The short answer, in a cash game, in the situation you describe, is definitely never fold.
That you would even contemplate a fold in that spot simply proves that the stakes (at that movement at least) are too high for you to play correctly.
In other words - poker is all about finding opportunities in which you have a mathematical advantage, then using your chips to leverage and exploit that advantage.
If you're afraid to do that - risk your chips when you're a 75% favorite - you can't possibly be making correct decisions.
For what it's worth... if you're holding out for situations in which you're odds of winning are greater than 75%, then you're not going to have many chances to play.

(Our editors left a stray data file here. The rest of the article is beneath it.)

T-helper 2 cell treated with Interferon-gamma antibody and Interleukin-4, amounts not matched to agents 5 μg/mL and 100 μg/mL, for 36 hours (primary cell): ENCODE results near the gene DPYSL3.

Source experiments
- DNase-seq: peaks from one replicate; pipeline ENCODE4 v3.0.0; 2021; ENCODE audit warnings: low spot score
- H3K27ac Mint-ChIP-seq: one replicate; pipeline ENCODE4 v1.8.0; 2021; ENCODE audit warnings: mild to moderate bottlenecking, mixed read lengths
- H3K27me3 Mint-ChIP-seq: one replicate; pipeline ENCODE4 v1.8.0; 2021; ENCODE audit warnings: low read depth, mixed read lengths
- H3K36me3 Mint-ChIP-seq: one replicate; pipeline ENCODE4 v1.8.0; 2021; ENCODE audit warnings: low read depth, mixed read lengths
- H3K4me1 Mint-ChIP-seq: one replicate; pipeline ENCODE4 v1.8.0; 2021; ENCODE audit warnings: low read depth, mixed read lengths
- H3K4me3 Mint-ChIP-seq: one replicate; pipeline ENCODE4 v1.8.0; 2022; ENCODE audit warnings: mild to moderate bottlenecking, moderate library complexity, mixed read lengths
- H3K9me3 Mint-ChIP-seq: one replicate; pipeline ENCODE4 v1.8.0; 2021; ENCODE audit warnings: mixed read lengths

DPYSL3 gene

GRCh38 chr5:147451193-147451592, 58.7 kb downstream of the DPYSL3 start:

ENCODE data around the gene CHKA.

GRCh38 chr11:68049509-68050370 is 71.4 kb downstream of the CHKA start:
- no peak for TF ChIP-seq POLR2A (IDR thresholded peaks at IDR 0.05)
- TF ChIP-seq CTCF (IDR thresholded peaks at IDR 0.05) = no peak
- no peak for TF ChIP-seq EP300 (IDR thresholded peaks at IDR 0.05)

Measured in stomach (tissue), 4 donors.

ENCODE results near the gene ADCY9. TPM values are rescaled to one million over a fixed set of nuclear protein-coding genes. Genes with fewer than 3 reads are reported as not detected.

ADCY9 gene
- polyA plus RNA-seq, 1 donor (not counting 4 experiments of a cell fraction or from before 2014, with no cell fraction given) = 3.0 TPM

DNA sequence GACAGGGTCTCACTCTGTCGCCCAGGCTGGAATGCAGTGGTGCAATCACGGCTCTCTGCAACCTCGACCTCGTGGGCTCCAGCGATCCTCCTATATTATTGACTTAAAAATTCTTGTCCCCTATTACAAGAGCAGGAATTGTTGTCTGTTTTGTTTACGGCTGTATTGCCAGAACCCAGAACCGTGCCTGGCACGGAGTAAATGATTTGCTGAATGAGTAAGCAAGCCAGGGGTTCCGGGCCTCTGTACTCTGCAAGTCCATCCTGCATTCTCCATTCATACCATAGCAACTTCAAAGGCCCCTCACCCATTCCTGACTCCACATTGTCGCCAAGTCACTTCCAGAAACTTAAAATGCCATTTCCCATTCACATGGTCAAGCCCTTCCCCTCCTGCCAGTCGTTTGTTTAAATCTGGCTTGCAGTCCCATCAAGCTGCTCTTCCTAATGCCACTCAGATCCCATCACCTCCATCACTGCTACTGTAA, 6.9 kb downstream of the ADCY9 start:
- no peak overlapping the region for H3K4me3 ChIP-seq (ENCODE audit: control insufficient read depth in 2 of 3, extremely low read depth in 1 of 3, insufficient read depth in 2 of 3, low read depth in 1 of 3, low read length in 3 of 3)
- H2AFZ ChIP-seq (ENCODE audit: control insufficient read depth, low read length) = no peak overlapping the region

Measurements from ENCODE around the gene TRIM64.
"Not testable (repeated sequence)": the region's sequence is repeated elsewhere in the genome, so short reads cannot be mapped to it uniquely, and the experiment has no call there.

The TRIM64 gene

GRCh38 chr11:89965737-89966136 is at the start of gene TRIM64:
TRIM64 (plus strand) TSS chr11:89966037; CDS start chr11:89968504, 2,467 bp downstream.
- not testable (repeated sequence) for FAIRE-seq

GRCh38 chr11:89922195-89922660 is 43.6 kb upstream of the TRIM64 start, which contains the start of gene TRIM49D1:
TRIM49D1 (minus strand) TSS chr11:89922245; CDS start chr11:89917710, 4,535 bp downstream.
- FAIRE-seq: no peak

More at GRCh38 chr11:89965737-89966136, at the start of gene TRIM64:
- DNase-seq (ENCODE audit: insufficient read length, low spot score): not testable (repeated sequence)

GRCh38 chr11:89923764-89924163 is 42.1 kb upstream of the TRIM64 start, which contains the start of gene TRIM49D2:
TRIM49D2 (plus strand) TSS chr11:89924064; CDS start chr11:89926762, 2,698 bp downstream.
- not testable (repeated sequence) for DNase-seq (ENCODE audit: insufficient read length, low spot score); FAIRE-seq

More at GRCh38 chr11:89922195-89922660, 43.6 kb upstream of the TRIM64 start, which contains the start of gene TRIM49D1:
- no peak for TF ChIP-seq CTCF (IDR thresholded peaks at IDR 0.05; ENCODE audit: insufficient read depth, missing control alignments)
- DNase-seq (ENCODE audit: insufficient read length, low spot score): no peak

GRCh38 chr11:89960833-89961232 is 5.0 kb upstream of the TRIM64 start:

For example - if you flop a set, and your opponent only has a flush or open-ended straight draw, you're still around a 75% favorite.
If you flop an Ace-high flush and your opponent has trips - you're only a 65% favorite.
Essentially you're saying that, unless you're sitting on the nuts, you'd fold to an all-in bet. That's clearly sub-optimal. Especially since your opponents will quickly sniff out your fear, and exploit it.
This isn't what you asked, but it's possible that you might fold AA in a tournament (under very specific circumstances.) But, even there - if you're knowingly folding the best hand, it's because you're willing to sacrifice any chance of winning in order to just finish in the money.
And, it sounds like you realize this, but if there are more than three people all-in pre-flop, it's possible that AA is less than 50% to win. (Although you're ALWAY the strong favorite).